Personal identity and moral algebra

Dogma, deism and the way of ideas 139

Unexplicated in my mind

The way of ideas and what children say

The reasonableness of Christianity

No self at all

1751 New Philosophy, New History 149

In Glasgow 150

Evangelicals and moderates in the prettiest town in Britain

Moral arithmetic: private vices and public benefits

Moral sense and moral pleasure

A new school

In Oxford 162

The chemistry of nature

The mazes of philosophy

A romantic design

Minute philosophers

Fictions of philosophy 172

Diffident doubts

Reason, passion and human vanity

Imagination runs away with its object

Consciousness, the self and the missing shade of blue

A continued miracle

Artificial lives

In Edinburgh 192

Heresy and philosophy in Britain and France

Histoires raisonnées

Philosophical history in the age of commerce

Death of an atheist 202


Immoral and pernicious

Idole des Ladys

Little noise

1801 Politics, Paradise And Personal Identity 214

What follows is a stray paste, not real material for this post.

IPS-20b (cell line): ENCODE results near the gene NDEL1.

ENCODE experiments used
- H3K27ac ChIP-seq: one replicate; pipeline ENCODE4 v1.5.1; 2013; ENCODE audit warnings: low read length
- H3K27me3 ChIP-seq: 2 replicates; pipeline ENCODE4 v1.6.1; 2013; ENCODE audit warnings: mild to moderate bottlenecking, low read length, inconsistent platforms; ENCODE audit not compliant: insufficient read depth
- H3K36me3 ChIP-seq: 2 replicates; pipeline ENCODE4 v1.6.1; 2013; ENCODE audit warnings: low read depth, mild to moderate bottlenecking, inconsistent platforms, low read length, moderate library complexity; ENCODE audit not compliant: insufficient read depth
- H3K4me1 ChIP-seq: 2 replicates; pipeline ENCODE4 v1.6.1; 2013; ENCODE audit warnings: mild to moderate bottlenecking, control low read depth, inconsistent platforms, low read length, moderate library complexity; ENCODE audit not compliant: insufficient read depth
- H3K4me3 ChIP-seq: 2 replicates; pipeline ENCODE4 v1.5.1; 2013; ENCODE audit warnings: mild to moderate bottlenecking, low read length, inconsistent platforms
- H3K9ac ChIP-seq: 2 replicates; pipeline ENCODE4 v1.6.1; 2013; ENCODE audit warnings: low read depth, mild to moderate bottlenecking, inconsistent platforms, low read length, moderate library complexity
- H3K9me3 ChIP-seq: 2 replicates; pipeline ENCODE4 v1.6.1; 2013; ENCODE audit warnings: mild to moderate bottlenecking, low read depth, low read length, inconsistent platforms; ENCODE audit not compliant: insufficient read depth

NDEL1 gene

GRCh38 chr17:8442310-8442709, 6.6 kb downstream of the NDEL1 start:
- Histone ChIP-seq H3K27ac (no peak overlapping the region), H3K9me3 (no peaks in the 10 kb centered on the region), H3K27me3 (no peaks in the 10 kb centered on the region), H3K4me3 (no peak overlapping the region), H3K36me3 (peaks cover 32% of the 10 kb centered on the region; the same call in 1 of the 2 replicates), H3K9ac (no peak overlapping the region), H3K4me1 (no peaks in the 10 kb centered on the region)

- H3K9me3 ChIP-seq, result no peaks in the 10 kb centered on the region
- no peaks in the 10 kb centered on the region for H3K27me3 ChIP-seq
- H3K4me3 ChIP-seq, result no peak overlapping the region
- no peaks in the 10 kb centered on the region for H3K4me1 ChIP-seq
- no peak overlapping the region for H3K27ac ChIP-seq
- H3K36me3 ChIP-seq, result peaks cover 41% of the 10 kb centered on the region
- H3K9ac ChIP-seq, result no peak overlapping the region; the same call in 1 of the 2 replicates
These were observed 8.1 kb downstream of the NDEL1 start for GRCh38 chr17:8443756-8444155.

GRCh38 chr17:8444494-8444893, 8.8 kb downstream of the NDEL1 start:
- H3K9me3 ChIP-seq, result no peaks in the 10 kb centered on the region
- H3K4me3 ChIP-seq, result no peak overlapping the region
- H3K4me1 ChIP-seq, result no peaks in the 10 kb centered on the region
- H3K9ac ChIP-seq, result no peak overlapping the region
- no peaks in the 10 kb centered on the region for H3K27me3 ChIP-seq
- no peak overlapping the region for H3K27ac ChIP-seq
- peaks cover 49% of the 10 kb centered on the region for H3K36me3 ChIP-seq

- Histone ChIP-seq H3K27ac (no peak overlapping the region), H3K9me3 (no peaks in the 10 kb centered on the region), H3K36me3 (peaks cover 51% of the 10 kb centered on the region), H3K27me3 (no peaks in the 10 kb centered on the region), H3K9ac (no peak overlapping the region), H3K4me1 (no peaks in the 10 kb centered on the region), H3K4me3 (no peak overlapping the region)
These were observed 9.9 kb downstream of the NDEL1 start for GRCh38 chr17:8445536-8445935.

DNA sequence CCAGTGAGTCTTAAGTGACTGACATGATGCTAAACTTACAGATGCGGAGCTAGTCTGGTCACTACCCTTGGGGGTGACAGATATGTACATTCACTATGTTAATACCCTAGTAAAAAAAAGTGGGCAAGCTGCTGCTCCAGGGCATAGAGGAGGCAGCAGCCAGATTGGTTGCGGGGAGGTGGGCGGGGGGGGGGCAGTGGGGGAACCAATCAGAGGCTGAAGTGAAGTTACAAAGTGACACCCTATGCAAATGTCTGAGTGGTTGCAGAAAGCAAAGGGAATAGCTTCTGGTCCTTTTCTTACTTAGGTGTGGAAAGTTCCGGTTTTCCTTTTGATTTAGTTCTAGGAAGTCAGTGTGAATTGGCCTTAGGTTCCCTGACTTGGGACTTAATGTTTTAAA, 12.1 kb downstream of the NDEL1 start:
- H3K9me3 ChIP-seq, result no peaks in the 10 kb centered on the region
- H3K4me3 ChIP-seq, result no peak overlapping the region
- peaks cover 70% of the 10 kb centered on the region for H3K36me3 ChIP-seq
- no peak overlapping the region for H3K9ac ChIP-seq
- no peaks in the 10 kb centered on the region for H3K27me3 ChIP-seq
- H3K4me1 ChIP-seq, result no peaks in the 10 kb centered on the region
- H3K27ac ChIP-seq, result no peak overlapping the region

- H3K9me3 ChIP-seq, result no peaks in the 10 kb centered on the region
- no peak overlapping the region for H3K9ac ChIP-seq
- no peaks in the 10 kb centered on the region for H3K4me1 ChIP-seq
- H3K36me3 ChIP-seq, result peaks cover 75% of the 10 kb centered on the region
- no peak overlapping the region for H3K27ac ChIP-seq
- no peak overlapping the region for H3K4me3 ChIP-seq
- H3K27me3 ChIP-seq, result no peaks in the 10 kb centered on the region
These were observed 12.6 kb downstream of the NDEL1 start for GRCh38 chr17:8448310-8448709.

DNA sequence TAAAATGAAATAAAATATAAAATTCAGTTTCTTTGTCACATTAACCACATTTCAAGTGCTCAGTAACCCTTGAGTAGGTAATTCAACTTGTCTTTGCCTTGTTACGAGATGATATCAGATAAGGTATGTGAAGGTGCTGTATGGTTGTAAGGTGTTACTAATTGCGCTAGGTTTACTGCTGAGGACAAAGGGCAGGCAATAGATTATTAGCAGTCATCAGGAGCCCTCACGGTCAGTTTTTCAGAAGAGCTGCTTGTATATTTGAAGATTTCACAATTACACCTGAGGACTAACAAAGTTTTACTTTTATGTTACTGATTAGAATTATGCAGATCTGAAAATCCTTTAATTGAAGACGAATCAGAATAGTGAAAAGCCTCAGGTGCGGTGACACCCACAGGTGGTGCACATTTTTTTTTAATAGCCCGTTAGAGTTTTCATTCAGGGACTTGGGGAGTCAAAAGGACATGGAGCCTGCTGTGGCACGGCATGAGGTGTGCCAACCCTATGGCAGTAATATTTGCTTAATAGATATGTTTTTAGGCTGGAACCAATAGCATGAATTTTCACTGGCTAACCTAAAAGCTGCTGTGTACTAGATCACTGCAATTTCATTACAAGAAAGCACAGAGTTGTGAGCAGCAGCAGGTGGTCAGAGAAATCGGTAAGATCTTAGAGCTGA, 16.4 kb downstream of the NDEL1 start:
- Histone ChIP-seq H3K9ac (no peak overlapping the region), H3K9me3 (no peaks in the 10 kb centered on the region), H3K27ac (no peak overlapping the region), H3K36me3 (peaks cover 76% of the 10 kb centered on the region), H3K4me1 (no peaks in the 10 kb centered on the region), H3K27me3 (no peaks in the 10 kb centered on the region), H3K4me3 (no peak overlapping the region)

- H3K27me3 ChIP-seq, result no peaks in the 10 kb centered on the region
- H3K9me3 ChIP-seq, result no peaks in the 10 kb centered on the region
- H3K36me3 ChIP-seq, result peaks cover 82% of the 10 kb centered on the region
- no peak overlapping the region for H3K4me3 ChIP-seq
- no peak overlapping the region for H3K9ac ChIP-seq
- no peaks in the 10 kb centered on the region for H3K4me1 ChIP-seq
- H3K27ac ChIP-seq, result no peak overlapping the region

Rational Christianity 215

Extraordinary and critical

The great probability

Glorious and paradisiacal

New heaven, new earth 222

Cause of humanity, cause of God

The remains of civil liberty

The rise of the Western world

The empire of liberty

Spirit of Revolution 234

Citizens of the world

Nothing but the gallows

Death of a warrior

That reasoning machine

A dissenting education 244

A different spirit

The grand theme of utility

Democracy, perfection and the pace of time

The modern philosophers and the constitution

A metaphysical discovery 256

An original idea

A way of his own

Most unintelligible

These barren leaves

The fall of modern philosophy 270

Darkness and light

A future self